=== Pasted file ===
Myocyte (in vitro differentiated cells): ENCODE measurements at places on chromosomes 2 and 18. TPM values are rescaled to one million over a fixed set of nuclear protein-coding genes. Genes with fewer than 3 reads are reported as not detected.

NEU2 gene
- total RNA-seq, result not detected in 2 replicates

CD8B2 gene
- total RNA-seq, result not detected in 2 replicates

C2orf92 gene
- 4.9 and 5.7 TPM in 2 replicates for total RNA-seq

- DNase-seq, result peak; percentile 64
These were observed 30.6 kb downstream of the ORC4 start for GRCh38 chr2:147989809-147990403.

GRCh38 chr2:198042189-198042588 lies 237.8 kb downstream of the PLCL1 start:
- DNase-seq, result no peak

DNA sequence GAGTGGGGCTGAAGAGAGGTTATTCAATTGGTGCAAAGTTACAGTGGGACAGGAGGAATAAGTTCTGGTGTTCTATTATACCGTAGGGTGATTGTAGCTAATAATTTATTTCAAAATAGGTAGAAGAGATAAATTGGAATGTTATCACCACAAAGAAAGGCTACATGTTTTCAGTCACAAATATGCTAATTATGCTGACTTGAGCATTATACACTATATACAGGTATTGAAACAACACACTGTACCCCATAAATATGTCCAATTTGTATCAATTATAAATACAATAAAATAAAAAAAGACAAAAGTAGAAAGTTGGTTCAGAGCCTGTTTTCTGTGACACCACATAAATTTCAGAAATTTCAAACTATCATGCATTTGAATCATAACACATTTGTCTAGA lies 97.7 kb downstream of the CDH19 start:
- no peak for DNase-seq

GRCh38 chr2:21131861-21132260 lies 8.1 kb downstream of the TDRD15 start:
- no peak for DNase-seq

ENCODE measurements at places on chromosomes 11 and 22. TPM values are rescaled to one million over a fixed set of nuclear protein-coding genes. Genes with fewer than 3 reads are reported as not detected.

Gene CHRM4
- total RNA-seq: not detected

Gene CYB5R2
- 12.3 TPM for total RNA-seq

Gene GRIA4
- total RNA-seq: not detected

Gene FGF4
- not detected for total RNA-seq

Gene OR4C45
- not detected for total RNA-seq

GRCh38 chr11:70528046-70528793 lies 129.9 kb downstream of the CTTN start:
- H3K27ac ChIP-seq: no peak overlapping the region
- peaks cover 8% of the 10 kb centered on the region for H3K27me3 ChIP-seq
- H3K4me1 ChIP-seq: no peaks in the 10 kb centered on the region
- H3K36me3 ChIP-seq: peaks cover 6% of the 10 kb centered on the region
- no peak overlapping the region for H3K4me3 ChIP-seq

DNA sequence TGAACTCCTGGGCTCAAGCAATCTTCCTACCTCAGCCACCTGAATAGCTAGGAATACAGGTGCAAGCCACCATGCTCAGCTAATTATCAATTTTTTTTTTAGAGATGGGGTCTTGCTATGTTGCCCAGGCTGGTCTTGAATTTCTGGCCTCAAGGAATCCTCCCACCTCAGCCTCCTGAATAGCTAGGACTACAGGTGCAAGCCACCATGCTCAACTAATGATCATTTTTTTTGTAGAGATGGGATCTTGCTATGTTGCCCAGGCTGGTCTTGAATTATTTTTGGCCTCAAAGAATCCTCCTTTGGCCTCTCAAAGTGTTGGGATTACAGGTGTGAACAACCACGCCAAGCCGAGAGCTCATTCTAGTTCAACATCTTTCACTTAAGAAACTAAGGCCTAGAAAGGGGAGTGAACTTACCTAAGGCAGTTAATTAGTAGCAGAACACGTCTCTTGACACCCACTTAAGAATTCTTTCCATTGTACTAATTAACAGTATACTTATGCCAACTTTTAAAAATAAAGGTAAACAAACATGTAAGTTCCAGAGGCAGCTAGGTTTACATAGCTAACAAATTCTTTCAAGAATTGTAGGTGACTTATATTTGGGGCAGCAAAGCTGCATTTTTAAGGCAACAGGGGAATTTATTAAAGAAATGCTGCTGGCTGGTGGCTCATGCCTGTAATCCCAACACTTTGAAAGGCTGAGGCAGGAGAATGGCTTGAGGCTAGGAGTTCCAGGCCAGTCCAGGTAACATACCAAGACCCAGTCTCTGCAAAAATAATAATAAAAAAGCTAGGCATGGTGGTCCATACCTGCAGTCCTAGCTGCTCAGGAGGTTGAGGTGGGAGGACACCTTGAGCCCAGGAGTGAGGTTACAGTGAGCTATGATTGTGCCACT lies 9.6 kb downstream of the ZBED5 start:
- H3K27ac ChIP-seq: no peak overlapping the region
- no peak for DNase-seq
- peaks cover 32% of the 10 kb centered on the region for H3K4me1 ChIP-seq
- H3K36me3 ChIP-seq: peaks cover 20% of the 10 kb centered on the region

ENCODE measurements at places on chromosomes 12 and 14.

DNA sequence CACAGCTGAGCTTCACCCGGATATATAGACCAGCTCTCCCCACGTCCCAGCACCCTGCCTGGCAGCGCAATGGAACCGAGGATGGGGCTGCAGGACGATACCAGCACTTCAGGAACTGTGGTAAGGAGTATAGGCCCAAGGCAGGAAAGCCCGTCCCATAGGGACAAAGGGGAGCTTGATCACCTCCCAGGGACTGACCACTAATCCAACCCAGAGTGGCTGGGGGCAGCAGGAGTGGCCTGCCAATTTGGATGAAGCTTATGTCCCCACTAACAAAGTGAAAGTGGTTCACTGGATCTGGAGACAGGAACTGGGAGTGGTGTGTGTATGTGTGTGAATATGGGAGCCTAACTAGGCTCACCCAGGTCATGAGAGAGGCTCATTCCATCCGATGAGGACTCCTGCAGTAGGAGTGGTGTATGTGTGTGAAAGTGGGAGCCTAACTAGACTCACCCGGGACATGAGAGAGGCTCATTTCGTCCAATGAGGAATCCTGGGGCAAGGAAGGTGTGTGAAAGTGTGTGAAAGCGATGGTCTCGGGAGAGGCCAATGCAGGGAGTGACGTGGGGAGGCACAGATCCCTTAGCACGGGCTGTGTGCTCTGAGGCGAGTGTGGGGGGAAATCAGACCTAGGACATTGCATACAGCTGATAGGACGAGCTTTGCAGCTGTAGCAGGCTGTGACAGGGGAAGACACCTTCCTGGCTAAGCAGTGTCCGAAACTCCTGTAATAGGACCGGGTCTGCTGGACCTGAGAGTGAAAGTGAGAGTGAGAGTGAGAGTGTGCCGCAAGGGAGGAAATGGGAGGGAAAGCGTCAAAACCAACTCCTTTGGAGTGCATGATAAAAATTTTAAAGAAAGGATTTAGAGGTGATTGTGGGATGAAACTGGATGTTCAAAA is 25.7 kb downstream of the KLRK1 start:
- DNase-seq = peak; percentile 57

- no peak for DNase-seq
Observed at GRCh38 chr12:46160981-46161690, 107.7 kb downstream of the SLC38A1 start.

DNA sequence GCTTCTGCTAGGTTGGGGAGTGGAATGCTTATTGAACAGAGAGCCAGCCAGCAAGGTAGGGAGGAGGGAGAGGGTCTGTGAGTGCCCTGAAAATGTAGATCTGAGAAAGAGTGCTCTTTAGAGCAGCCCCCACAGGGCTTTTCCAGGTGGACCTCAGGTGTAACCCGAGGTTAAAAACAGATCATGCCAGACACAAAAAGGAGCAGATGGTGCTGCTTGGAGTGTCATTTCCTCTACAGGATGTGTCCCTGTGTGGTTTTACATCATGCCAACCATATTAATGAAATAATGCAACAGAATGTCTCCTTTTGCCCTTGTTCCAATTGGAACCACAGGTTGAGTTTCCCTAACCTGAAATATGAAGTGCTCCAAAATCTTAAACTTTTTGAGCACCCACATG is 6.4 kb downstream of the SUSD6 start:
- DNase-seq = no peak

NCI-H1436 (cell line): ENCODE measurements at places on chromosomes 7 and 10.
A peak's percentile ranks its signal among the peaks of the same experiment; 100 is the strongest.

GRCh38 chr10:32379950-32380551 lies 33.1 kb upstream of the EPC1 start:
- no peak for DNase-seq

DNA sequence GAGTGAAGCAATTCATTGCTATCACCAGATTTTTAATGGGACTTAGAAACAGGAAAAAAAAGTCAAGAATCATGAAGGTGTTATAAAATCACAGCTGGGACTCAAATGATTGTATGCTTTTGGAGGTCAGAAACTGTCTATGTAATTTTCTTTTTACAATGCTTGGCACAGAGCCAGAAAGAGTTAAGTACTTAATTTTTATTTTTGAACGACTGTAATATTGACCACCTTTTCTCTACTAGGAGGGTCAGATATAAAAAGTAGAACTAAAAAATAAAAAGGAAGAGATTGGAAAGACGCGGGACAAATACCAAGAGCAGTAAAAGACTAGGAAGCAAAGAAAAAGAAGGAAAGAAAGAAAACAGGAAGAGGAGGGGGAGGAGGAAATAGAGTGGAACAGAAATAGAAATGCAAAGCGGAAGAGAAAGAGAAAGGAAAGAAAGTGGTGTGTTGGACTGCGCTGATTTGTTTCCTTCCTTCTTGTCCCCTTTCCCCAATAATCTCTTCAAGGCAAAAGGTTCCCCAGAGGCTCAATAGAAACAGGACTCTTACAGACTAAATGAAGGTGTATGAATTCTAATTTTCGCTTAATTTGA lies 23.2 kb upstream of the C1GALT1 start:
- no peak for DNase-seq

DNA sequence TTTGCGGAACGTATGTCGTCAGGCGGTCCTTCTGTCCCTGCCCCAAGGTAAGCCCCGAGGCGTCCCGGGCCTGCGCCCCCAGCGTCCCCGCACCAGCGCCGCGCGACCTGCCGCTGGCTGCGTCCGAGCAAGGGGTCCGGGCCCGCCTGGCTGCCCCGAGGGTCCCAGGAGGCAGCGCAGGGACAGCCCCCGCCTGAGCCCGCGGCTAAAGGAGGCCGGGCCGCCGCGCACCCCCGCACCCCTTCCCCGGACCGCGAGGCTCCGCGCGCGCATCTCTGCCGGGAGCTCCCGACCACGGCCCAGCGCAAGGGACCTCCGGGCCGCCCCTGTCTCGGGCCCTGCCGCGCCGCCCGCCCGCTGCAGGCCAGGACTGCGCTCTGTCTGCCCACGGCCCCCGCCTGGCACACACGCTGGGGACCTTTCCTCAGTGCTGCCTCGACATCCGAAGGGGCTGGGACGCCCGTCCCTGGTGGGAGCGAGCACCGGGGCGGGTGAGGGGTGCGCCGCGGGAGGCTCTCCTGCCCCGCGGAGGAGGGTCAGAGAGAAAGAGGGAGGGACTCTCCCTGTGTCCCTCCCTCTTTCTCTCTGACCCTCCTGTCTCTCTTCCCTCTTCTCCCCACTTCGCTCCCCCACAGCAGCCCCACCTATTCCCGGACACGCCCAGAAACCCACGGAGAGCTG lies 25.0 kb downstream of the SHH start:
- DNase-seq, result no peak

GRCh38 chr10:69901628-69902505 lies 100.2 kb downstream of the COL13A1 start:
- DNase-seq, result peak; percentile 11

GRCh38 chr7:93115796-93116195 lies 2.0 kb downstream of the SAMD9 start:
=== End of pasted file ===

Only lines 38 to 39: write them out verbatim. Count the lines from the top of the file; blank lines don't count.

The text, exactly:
ENCODE measurements at places on chromosomes 12 and 14.

DNA sequence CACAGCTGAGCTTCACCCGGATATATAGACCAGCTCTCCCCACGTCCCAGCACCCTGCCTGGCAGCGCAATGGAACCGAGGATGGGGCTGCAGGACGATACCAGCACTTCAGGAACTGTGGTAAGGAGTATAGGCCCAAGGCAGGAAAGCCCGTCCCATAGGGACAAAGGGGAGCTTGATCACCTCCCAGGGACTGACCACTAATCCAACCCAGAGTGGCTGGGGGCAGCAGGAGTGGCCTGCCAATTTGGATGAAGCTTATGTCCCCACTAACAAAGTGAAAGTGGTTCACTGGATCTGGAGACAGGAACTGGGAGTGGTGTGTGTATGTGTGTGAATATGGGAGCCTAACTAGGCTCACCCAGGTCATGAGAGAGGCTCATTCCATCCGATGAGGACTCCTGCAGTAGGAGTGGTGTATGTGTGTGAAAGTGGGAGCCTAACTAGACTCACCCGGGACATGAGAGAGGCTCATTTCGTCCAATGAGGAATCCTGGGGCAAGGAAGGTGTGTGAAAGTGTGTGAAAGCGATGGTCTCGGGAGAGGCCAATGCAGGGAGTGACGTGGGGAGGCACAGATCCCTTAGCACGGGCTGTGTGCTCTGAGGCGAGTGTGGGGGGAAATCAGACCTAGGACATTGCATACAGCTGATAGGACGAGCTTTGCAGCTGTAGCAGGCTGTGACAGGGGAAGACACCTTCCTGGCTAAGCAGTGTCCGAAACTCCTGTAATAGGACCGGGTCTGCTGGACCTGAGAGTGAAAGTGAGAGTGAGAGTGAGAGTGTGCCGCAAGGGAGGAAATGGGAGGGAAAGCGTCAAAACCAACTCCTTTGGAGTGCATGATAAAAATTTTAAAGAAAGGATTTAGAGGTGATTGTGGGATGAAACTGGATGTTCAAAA is 25.7 kb downstream of the KLRK1 start: